The city begins to glow in the evening and continues on into the night. The lights of the towers coming to life in a myriad of colour and modern expression. The air itself glowing purple as the mist and fog catch the light.

The waterside is wonderful, it seems this is the time and place to exercise, the riverbank flowing with activity. Again, it’s busy with crowds but doesn’t feel like it. The noise and behaviour are calm and comfortable. The locals at peace in their home.

Guangzhou bridge and Canton Tower

The Canton Tower stands high in the sky, its shifting rainbow of light dancing in the sky. It’s a marvel to look upon as it reflects on the river. The tower can be ascended, with a glass observation deck at 450m!
Across the bank, Huacheng Plaza is abuzz with life and laughter. The ‘place to be’ apparently, the square teeming with families and children playing on the colourful ground which lights up like a disco floor, the city’s tallest towers bordering both sides displaying their own light shows.

I spent hours wandering the streets, seeing everything on display. It really comes off as a very happy place, a big city with a welcoming environment.

Some other highlights of the city are definitely;

  • Shamian Island
  • Chen Clan Academy
  • Baiyun Mountain Park

After taking the metro back across town to my hotel, I wandered down the streets lined with small food stalls, the smell captivating and irresistible. I couldn’t finish my walk empty handed, grabbing a portion of crispy looking gyozas. Completely delicious, every bite a reassurance of the decision I had made.

Guangzhou by night

Guangzhou is a wonderful place to visit for food, its streets full of wonderful regional cuisine and international favourites.
Make sure to try these delights when visiting;

  • Yum Cha
  • Kao Ru Zhu
  • Long Hu Dou
  • Shuang Pi Nai
  • Dim Sum

Thanks for reading!


Not far from Guilin, around 95kms, lie the breathtaking rice terraces of Longji. Amongst these flowing hills of lush green forest and rice, is Dazhai village. I cannot recommend this place enough, whether you’re looking for adventure and hiking or just time to relax in a serene location surrounded by some of the most beautiful country scenery I’ve ever seen!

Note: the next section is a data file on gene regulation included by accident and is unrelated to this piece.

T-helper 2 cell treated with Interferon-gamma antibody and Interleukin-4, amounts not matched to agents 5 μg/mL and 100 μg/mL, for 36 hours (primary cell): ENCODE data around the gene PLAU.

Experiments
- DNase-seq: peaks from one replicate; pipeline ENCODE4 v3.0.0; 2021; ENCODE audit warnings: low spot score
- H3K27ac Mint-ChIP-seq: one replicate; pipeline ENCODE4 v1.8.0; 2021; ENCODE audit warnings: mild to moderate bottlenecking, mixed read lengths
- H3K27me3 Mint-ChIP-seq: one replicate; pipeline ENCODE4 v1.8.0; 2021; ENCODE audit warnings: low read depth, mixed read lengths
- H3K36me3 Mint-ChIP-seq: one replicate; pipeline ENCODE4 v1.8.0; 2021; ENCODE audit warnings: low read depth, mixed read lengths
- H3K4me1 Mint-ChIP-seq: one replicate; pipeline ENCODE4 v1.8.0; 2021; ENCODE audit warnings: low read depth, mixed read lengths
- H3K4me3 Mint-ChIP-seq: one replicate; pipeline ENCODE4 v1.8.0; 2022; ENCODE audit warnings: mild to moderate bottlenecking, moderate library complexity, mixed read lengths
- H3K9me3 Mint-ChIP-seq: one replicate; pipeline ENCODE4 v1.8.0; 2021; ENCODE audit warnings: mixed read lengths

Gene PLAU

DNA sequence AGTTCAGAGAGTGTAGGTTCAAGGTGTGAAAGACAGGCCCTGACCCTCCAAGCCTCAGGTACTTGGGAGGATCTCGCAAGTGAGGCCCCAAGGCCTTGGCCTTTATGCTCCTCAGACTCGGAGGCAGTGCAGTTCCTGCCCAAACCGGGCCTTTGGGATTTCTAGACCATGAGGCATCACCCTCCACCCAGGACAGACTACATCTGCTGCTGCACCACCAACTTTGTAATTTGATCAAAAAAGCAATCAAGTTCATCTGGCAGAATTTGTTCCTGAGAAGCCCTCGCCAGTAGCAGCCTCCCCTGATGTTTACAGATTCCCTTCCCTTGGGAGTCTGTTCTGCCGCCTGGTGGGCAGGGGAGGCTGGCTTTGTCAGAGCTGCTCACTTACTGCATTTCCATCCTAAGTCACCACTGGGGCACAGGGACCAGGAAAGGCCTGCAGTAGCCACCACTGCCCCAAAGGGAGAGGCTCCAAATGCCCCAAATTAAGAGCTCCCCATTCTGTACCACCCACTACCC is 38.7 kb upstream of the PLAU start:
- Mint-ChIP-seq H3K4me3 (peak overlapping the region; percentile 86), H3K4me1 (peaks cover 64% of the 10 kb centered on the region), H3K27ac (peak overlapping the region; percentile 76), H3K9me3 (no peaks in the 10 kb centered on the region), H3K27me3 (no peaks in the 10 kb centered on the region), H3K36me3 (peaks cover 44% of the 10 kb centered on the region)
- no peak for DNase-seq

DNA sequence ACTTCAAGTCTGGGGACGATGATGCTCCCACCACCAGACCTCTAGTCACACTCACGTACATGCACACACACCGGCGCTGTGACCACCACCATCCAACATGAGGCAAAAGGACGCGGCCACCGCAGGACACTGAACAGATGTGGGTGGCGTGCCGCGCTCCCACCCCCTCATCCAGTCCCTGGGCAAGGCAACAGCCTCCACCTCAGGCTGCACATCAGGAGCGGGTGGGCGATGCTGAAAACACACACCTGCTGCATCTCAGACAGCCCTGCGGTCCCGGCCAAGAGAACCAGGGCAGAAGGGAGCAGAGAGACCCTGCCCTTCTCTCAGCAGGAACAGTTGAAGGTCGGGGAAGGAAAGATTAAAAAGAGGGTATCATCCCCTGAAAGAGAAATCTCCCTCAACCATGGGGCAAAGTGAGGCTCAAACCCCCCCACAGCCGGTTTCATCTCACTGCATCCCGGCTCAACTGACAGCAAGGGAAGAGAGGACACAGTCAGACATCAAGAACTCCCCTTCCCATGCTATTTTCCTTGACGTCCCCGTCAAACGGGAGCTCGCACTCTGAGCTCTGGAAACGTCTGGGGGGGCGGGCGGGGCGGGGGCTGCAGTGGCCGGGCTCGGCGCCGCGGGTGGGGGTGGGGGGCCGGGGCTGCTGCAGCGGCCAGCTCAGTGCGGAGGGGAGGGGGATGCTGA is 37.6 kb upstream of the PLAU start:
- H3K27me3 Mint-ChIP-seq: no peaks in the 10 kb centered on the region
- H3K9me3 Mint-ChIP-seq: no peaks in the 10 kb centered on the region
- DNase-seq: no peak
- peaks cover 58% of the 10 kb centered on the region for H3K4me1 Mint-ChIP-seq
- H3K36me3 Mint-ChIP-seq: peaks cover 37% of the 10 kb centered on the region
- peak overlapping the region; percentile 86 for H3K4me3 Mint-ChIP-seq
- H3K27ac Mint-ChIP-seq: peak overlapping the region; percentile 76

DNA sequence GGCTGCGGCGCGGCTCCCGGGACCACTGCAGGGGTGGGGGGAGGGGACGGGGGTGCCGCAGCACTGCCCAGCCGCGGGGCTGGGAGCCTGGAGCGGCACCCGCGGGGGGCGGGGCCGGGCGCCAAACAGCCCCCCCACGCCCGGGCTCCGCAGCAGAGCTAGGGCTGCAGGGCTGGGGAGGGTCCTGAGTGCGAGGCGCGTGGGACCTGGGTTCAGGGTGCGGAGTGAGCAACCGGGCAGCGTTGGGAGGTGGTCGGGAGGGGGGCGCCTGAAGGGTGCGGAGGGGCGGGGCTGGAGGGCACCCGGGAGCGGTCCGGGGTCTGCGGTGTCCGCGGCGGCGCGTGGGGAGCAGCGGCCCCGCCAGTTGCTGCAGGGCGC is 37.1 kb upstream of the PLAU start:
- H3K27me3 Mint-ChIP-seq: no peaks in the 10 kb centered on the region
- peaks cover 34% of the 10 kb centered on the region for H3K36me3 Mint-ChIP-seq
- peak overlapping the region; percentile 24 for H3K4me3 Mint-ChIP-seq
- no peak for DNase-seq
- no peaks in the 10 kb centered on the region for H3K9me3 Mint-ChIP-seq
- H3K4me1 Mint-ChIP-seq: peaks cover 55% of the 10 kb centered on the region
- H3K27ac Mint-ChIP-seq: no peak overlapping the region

Dazhai Village

Like many places of stunning natural beauty, it is a little remote. I travelled by local bus from the airport which was very slow and involved a few vehicle switches in small towns where no one spoke English. When I left a couple days later I discovered the direct bus which was much faster and a lot more comfortable! From my experience, unless you’re very confident on your own I would definitely recommend visiting the Longji area with private transport, or as part of a tour! For me, it’s a place not to miss either way!

I stayed in the Longji Dazhai International Youth Hostel. It’s definitely not a youth hostel in the traditional sense of low-cost backpacker style travelling. I had a wonderful king room with en suite and private balcony overlooking the centre of the village, which was also a rice field! Very comfortable indeed.

Dazhai Rice Terraces

Despite being such a small town, there are quite a few local restaurants serving up fresh local produce. Every time I went for a walk, there would be friendly invites and gestures to join a table for lunch or dinner. I actually ate all my meals in the hostel, which had a great menu of wonderful variety. I had some of the freshest and most flavoursome food I’ve ever eaten during my stay!

About a 10-minute walk down the road that you come in on, is an enormous cable car ready to whisk you up to the highest point in the immediate area for incredible views of the surrounding valleys and terraces.